In case you neglect this step, the underlayment could expand after flooring installation and ruin all your effort. Therefore, make sure to keep it in the same room where it will be laid 72 hours before you install the flooring.
2. Prepare the subfloor
Before adding an extra layer of plywood, whether you’re adding ½ plywood to the subfloor or any other width, it is necessary to prepare the surface by cleaning it. Often there will be a lot of dust and grime on top of the subfloor that you want to remove thoroughly.
A clean surface is not only easier to work on, but it also ensures a clean application and a flat surface later on. Depending on the amount of dust, you may want to use a shop vac, but for some cases, a broom will do the trick.
However, if you notice that the broom isn’t picking up all the dust and it is flying around, you may want to mop the area. A mop will trap the dust and leave a clean, smooth surface for you to work on.
3. Plywood installation
Once you’ve prepared the surface, you can start installing the plywood, which is also the most important stage of this process – so make sure you take your time with this.
First, you want to lay the plywood underlayment sheets one by one, making sure they’re positioned horizontally to the subfloor sheets. You’ll know the placement is correct if the plywood seams are meeting over the subfloor joints.
4. Place the staples
Now, you will secure the boards into place by adding staples every two inches all around the edge of the plywood sheet. Also, the staples should be added every four inches on the interior.
In case you’re using screws or nails instead of staples to secure your plywood sheets, make sure to position them farther apart, and slightly below the top of the plywood sheet.
5. Finishing touches
Finally, you should fill the gaps between the plywood sheets, and you can do so by using a seam filler. This step should be completed before adding the top layer.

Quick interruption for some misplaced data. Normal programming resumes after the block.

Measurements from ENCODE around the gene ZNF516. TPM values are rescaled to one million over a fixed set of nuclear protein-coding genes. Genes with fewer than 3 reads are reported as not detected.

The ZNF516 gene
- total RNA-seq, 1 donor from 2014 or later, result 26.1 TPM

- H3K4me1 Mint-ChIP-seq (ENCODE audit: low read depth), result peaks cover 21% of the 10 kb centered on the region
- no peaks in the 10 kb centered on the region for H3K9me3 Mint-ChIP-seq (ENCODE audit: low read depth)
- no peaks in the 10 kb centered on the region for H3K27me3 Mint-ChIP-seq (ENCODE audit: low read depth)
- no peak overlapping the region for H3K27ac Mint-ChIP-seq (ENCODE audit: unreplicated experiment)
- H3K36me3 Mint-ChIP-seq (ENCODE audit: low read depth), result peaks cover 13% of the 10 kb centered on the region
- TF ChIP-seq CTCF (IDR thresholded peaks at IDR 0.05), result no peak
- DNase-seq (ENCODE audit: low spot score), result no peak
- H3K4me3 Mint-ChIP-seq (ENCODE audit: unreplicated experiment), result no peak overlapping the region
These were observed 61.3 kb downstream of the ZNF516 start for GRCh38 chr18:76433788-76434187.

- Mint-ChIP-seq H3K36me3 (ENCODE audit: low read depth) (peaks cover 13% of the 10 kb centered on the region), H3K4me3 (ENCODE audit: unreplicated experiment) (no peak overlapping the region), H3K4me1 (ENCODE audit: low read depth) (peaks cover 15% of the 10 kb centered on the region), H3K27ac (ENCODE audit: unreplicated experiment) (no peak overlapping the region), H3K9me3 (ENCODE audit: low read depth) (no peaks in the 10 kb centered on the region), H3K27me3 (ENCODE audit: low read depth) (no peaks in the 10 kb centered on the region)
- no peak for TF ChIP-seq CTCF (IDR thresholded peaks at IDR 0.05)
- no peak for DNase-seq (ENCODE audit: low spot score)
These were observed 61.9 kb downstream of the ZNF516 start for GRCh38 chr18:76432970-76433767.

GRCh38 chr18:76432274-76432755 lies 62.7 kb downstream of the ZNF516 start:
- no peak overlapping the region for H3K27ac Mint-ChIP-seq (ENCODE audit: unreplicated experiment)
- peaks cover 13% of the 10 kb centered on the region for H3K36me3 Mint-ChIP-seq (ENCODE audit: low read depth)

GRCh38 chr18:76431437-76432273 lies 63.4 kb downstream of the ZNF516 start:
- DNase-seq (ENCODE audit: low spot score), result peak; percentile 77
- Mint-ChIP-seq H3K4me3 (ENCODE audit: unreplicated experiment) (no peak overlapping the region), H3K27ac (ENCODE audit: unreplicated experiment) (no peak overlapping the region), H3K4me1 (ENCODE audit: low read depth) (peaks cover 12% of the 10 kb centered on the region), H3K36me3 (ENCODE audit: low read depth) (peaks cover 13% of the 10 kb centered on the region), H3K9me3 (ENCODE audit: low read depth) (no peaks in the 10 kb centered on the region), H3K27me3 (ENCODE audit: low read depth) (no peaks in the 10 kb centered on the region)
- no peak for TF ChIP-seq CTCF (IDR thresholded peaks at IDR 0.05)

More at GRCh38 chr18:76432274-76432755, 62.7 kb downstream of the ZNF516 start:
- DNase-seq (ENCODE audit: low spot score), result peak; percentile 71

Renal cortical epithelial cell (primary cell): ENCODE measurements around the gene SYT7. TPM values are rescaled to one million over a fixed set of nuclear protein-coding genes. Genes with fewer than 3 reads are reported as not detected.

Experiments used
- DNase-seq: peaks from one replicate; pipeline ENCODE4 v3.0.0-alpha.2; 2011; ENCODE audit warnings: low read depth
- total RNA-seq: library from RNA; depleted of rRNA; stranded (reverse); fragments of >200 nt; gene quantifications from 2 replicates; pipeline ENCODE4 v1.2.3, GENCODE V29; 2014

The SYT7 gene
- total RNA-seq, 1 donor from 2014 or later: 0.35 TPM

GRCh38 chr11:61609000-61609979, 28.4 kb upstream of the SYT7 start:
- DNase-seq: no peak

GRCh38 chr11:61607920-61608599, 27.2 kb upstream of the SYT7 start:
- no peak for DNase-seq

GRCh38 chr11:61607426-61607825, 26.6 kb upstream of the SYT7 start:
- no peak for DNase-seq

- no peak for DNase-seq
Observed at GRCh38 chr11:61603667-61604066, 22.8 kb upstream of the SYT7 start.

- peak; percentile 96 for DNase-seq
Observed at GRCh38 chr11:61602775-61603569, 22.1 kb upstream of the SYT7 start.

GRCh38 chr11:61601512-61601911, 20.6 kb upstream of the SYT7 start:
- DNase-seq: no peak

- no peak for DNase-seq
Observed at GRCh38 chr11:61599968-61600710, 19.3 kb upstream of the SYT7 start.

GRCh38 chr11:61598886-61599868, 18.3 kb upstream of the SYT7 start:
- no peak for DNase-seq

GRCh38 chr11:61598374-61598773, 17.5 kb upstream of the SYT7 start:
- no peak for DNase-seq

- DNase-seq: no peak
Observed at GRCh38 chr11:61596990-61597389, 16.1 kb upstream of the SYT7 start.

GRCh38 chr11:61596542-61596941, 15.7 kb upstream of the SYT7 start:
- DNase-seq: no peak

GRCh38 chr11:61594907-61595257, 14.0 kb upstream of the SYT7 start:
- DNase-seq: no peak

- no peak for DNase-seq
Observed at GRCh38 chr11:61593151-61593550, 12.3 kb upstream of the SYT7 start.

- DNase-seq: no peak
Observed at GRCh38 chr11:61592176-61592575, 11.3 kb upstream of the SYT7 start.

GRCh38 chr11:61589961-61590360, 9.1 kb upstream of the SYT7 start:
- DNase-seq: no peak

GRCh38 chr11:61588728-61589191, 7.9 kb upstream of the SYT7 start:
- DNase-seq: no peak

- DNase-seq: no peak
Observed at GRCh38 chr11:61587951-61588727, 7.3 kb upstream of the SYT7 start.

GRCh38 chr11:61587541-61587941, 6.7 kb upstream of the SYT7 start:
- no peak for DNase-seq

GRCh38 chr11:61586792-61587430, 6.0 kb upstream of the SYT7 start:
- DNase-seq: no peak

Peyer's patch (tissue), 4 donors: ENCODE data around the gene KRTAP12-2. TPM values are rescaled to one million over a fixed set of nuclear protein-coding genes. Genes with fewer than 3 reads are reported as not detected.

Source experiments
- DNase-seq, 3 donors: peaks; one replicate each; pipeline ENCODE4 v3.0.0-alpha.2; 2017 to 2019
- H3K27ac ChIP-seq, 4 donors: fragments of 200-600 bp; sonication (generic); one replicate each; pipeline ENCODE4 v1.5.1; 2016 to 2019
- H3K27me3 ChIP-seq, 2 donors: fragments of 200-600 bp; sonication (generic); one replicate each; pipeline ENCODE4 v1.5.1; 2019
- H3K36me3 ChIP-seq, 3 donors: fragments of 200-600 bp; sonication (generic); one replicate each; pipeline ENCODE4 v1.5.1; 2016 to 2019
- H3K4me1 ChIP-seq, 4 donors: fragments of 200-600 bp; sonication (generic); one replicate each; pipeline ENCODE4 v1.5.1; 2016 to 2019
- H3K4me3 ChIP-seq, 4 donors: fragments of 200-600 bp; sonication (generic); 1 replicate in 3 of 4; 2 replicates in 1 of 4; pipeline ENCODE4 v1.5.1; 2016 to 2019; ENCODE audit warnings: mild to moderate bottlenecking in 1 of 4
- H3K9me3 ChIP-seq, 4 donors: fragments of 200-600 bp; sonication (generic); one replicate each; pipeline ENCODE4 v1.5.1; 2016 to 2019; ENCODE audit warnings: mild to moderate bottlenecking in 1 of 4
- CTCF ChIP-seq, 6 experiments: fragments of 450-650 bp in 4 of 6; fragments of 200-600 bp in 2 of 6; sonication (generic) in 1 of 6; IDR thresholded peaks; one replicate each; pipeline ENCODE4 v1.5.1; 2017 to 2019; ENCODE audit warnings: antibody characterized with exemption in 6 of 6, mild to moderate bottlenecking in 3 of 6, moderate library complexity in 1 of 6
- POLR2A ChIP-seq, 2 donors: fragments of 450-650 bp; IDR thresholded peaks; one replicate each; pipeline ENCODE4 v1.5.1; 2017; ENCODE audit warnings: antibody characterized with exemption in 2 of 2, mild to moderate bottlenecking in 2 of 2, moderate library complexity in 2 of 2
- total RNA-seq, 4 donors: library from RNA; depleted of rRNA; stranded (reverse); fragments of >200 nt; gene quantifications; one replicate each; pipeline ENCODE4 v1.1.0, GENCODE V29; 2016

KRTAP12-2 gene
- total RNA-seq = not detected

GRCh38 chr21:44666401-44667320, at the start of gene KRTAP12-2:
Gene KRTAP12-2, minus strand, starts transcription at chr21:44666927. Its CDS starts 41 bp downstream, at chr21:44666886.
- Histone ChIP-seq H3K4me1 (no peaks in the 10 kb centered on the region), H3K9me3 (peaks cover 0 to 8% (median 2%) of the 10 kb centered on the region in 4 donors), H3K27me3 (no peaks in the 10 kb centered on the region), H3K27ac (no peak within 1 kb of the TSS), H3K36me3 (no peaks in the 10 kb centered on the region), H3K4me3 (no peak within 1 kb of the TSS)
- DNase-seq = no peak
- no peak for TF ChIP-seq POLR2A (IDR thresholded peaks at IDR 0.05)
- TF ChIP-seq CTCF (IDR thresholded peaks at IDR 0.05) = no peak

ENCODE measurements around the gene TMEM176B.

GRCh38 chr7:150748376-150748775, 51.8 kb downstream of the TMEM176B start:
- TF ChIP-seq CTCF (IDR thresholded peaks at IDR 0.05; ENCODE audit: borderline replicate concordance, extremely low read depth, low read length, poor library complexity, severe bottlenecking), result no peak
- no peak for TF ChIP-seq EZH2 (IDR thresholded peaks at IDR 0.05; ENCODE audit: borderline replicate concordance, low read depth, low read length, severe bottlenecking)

F. A. Q.
1. Can I add a second layer of plywood?
In case you’re looking to add a second layer of plywood for extra security, it is necessary to let the first layer on the subfloor dry completely. The second layer of plywood would actually serve as an underlayment.
In fact, some people choose plywood as an underlayment in the first place, so this isn’t an exception. However, when installing one layer of plywood on top of the other, remember that the top one should be positioned horizontally to the layer below.
In addition, you should not be using glue to bind the two. Wood screws will do just fine!
2. Can old floor covering be used as underlayment?
Yes, in theory, this can be done. However, it is necessary to ensure that the old floor covering is in good shape, and it is smooth enough to act as an underlayment.
Remember that underlayment has to be a smooth, firm surface for the floor covering to come on top.
Also, you should never use carpet floor covering as an underlayment, as it won’t provide the necessary structure, and it isn’t water-resistant.
3. Do I need to hire a professional to add plywood over the subfloor?
No, this isn’t a project that strictly requires a professional. As long as you have some experience in similar DIY house repair tasks, this shouldn’t be an issue for you. Also, make sure you follow every single step of our guide.
However, if you have no experience dealing with flooring, or you’re facing more serious issues, such as floor rotting, it is better to rely on a professional to do the job. After all, flooring is something that you want to be done perfectly, as you’ll use it every single day.